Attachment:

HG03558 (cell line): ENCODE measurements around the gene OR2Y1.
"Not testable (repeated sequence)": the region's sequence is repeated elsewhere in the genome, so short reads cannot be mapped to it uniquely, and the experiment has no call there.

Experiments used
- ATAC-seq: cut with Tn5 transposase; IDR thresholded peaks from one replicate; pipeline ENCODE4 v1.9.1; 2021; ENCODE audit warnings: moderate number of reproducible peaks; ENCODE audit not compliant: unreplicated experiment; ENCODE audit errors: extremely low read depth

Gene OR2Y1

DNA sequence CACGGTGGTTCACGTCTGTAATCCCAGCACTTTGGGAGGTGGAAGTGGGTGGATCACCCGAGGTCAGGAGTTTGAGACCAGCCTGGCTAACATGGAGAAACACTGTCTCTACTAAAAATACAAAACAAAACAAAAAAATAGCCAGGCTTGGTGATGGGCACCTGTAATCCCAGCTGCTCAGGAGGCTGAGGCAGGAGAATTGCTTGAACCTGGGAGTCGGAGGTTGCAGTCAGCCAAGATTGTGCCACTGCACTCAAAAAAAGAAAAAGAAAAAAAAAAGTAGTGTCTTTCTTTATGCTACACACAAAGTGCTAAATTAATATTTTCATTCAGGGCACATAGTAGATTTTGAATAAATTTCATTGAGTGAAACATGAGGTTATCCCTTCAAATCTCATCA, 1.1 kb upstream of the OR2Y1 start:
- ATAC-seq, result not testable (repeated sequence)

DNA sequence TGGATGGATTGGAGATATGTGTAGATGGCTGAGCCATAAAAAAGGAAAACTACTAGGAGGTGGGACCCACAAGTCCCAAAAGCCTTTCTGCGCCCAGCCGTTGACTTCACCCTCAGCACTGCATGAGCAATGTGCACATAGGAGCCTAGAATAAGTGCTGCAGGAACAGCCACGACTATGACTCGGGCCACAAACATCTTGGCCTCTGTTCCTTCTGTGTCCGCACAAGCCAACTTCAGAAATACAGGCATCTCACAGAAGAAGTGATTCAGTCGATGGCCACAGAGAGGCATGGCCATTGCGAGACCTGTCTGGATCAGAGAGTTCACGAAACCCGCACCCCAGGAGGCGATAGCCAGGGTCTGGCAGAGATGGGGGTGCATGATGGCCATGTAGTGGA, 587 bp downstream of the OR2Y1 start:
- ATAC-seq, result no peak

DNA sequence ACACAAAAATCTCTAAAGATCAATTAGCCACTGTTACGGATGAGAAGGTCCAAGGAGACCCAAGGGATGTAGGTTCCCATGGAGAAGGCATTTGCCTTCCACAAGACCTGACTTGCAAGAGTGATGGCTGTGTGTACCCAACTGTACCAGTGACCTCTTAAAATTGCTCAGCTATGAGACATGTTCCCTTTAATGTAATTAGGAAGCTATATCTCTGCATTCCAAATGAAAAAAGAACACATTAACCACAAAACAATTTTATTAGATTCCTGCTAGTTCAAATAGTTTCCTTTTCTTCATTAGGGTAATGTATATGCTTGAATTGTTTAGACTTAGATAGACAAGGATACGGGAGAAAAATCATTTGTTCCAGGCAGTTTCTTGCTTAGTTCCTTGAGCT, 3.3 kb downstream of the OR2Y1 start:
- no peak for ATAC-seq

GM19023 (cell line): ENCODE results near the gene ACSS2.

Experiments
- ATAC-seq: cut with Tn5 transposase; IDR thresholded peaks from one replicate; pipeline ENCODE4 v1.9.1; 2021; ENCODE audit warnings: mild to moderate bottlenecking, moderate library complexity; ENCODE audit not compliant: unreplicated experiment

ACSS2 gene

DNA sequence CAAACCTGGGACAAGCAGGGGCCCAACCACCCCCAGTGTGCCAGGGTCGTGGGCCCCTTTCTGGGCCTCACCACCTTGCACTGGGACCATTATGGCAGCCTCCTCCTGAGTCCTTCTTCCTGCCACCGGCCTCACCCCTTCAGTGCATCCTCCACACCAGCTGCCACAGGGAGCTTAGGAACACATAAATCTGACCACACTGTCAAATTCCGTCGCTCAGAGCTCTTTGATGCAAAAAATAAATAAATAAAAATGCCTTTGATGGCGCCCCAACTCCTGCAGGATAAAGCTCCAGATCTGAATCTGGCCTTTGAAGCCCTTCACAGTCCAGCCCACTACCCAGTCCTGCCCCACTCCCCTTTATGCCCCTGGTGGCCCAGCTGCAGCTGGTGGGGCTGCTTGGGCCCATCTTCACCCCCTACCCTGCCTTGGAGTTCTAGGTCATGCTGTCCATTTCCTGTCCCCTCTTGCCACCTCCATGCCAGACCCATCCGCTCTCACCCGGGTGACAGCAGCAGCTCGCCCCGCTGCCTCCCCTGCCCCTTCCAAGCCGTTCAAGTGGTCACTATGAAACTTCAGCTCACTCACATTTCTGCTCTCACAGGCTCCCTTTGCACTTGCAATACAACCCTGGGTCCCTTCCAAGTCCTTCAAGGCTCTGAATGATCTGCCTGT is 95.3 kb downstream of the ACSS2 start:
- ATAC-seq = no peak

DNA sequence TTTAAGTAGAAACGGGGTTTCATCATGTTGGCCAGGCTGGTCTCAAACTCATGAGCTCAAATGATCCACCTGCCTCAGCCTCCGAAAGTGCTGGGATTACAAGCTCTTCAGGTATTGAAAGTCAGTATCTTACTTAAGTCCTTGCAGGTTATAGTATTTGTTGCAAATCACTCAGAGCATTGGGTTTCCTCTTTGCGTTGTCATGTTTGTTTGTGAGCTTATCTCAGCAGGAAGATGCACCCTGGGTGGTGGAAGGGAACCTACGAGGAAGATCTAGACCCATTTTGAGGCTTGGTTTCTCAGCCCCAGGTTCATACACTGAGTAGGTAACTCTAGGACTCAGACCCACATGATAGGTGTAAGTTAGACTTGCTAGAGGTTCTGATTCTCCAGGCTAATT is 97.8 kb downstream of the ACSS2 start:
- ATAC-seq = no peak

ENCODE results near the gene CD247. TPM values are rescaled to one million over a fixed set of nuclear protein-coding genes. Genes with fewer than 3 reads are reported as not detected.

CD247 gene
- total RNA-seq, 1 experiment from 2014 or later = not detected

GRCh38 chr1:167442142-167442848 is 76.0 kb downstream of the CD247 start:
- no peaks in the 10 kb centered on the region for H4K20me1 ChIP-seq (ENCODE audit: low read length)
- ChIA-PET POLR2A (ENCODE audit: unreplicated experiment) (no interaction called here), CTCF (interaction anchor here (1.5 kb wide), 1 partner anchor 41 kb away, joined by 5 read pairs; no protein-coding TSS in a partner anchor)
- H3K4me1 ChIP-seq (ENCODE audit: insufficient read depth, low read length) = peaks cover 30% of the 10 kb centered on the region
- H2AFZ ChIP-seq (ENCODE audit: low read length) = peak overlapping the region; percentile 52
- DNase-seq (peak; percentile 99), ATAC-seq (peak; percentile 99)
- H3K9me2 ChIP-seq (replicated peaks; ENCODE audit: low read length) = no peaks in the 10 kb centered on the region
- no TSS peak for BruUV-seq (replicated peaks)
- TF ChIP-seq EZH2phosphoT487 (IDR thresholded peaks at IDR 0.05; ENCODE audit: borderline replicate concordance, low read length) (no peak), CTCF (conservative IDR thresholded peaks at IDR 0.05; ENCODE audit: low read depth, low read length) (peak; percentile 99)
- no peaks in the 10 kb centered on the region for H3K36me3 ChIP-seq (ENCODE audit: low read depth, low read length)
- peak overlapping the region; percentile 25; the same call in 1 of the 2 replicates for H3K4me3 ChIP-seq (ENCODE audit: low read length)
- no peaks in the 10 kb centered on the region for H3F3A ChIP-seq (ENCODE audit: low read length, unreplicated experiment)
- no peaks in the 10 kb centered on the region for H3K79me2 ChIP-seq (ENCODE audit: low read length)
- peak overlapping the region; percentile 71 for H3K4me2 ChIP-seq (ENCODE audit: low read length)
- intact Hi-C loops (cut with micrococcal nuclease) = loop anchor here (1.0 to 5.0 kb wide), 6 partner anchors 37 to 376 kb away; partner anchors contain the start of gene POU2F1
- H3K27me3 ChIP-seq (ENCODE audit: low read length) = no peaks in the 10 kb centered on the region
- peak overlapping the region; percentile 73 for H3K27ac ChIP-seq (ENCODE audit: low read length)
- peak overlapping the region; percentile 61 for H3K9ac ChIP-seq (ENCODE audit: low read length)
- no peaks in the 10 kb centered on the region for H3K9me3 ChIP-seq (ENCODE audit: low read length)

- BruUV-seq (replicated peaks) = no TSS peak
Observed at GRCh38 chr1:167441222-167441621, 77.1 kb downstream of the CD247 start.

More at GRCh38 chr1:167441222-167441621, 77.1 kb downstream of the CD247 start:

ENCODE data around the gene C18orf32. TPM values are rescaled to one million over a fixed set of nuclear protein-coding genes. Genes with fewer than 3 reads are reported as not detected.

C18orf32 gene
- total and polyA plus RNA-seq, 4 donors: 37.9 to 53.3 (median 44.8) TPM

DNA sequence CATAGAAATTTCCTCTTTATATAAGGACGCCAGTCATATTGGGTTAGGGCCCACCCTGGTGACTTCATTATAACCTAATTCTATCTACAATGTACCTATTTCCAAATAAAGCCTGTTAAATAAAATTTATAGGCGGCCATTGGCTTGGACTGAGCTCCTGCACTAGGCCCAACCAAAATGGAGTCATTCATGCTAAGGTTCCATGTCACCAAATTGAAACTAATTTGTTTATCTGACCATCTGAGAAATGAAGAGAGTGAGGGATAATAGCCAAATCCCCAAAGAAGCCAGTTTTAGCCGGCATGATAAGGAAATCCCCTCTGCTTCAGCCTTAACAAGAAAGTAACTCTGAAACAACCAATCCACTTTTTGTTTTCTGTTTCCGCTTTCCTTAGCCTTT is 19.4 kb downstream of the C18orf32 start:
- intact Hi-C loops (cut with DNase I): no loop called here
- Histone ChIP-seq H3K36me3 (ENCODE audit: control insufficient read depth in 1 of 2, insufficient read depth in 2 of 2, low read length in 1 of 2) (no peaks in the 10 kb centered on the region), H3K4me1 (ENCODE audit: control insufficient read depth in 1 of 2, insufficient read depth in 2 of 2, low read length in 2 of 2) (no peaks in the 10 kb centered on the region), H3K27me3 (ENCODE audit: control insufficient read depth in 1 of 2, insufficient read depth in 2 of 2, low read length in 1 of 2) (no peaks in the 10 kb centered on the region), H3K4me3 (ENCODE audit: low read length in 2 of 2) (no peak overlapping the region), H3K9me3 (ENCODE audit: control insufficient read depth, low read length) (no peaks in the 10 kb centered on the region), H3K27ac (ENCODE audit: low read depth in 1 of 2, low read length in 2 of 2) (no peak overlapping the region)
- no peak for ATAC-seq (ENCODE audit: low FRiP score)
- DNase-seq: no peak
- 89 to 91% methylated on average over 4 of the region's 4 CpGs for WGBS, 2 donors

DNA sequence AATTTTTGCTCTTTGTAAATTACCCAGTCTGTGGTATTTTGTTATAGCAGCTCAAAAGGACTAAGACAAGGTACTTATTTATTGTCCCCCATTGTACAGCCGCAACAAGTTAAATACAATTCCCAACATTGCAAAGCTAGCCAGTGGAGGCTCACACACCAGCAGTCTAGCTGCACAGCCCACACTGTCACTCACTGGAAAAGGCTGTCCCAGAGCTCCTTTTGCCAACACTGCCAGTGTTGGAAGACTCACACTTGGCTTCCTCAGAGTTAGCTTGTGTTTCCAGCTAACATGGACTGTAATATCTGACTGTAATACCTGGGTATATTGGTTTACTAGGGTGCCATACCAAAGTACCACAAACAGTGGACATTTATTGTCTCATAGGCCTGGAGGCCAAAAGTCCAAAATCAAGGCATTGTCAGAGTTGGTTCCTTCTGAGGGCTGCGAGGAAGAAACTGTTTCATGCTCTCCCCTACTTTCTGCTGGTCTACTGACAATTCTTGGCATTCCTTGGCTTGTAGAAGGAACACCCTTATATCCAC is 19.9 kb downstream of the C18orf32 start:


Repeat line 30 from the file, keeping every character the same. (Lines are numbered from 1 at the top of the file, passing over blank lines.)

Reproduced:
- no TSS peak for BruUV-seq (replicated peaks)